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Item - The Fireseed

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Series: Endless Quest — no. 30
Translated Into: En las entrañas del volcán (Spanish)
Author: Simon, Morris
Illustrators: Elmore, Larry (cover)
Butler, Jeffrey (Jeff) (interior)
Date: October, 1985
ISBN: 088038171X / 9780880381710
Length: 157 pages
Number of Endings: 15
User Summary: You are Davin Farold, a mercenary travelling home to prove your worth to a father who disapproves of your profession. Unfortunately, a decidedly purposeful storm gets in the way of all this, leaving you to a dangerous mission.
Demian's Thoughts:

This is a bit of an unusual story for the series; rather than having a more or less ineffectual child as the protagonist, the reader here gets to control a relatively competent teenaged warrior. The content of the story is similarly mature, being decidedly gruesome at quite a few points and avoiding the heavy-handed moralizing found in some of the early books in the series. As a result, this definitely feels a lot more like a "real" D&D adventure than most Endless Quest books do, and this makes it a fairly satisfying read. What prevents it from being a wonderful gamebook, however, is its very linear design. Most of the choices are of the "if you're right, you go on, if you're wrong, you die" variety, and those that aren't ultimately lead to the same places anyway.... This linearity works fine for telling the story, but there's only really one story getting told here, so it's not exactly a stand-out piece of interactive fiction. Also, while I'm complaining, I should point out that the main character has a beard in the text, but not in the illustrations. Oh well....

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Guillermo's Thoughts:

(Review based on the Spanish translation.)

Coming from such an uneven writer as Morris Simon, It's somewhat surprising this turns out to be one of the best Endless Quest books. The writing is quite good and the illustrations by Jeff Butler are top notch. The tropical island setting is reminiscent of the classic D&D module The Isle of Dread, appropriately mixed with touches of mythology and horror which work quite well to build up atmosphere. The character you get to play is a seasoned fighter instead of a crybaby, and the adventure has the feel of a full-fledged epic quest for once. As Demian and Kveto mention, there is only one path to complete victory, making the book feel quite linear. Still, the choices require careful thought and reaching the conclusion can take quite a few tries. Moreover, even the bad endings make for interesting reading. Definitely a recommended read if you can find it (later Endless Quest entries seem quite difficult to find nowadays, at least in their original English versions).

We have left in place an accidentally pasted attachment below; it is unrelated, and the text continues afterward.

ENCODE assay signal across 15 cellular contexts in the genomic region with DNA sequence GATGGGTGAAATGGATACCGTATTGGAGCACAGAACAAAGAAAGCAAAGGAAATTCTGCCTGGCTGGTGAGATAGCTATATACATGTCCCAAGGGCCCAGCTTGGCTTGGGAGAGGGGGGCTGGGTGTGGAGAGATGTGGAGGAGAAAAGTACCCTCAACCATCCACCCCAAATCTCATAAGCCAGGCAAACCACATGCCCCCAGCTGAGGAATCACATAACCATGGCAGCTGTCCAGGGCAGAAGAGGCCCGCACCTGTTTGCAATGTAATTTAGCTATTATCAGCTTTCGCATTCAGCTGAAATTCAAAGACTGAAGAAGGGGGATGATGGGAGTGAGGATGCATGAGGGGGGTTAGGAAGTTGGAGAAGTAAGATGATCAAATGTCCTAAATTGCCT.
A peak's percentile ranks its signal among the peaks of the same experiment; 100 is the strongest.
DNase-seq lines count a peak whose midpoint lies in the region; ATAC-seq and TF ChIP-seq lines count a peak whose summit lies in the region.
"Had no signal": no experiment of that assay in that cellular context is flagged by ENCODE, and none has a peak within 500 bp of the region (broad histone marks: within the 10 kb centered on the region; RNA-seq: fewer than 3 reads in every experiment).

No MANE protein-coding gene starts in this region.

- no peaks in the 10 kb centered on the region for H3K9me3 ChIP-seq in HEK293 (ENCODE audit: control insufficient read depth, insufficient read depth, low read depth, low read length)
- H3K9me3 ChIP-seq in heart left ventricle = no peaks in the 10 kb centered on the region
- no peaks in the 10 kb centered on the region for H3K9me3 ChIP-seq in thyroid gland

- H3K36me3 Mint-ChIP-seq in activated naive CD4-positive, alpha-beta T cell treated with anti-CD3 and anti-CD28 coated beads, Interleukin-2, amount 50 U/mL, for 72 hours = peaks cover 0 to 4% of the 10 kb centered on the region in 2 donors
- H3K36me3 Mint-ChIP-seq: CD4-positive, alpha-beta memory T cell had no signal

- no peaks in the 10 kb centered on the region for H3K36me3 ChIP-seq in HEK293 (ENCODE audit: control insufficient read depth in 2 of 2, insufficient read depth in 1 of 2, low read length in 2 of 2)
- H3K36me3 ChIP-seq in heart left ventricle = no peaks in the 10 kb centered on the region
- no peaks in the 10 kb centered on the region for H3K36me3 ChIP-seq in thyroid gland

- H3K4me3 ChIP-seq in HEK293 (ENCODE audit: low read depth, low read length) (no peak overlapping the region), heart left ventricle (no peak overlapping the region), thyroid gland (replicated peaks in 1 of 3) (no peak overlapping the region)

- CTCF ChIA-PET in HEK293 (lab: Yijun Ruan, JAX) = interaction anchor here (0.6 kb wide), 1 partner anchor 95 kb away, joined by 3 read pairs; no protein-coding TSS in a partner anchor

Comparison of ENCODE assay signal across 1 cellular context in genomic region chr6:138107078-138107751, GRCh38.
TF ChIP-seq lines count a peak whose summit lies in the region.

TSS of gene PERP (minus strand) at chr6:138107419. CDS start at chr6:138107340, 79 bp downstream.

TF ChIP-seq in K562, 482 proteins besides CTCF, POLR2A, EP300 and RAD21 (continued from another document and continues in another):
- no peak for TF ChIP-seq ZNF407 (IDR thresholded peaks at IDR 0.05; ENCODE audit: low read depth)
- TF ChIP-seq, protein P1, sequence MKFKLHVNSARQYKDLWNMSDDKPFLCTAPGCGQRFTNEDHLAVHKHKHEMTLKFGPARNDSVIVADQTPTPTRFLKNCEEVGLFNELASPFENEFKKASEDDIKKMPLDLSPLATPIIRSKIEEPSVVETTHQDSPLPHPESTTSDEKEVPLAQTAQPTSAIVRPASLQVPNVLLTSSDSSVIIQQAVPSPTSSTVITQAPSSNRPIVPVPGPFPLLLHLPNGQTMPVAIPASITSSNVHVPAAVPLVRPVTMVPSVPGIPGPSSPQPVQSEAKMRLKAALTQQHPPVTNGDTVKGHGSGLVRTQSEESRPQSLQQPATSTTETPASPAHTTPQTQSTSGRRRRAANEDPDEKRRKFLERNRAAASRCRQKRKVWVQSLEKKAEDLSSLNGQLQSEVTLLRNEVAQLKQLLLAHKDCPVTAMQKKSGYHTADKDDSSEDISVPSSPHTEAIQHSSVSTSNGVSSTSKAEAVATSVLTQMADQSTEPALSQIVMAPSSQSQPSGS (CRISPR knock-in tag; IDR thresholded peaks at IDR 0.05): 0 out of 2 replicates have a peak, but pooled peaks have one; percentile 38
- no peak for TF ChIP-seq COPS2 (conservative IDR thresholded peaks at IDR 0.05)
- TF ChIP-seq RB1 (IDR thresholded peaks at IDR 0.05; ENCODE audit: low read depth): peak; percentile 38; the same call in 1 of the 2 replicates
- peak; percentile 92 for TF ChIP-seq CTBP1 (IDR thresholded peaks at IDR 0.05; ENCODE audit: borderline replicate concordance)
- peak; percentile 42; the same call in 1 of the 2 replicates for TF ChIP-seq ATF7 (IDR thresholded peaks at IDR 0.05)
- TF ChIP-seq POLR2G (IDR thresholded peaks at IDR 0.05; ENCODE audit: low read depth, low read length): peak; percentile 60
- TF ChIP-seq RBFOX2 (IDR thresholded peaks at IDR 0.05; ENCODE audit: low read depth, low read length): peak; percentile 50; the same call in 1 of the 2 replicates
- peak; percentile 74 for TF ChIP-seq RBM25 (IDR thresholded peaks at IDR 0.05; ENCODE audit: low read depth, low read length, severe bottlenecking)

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Kveto's Thoughts:

This one is quite different from previous books, starting with the title. Almost all of the other books contain combinations of words (Mountain of Mirrors, Raid on Nightmare Castle, etc). Another offering from Morris Simon, who wrote the very martial Blade of the Young Samurai previously. He continues with his theme of adult protagonists, for in this book you play Davin Farold, an experienced fighter. I've noticed that the books are moving away from young protagonists; I wonder if this is in response to feedback. I tended to like playing young kids as they were more relatable to me.

This book has a very Polynesian/South Seas flavour, as you are shipwrecked on an island and get wrapped up in a prophecy that centers on a wizard who had battled one of your ancestors. It's very much a "buddy" type adventure as one of the islanders accompanies you.

It took me several tries to get through, although the book is fairly linear. Sometimes, it feels that some Endless Quests were originally intended to be novels and were changed to fit the format. I'm not saying that is the case here as Simon has written several other books in this genre, but sometimes it feels that way. Interestingly, the shade, the bad guy, tries to help you along in the adventure because he wants you to fulfill the prophecy.

Overall, a very readable entry.

More reviews by Kveto

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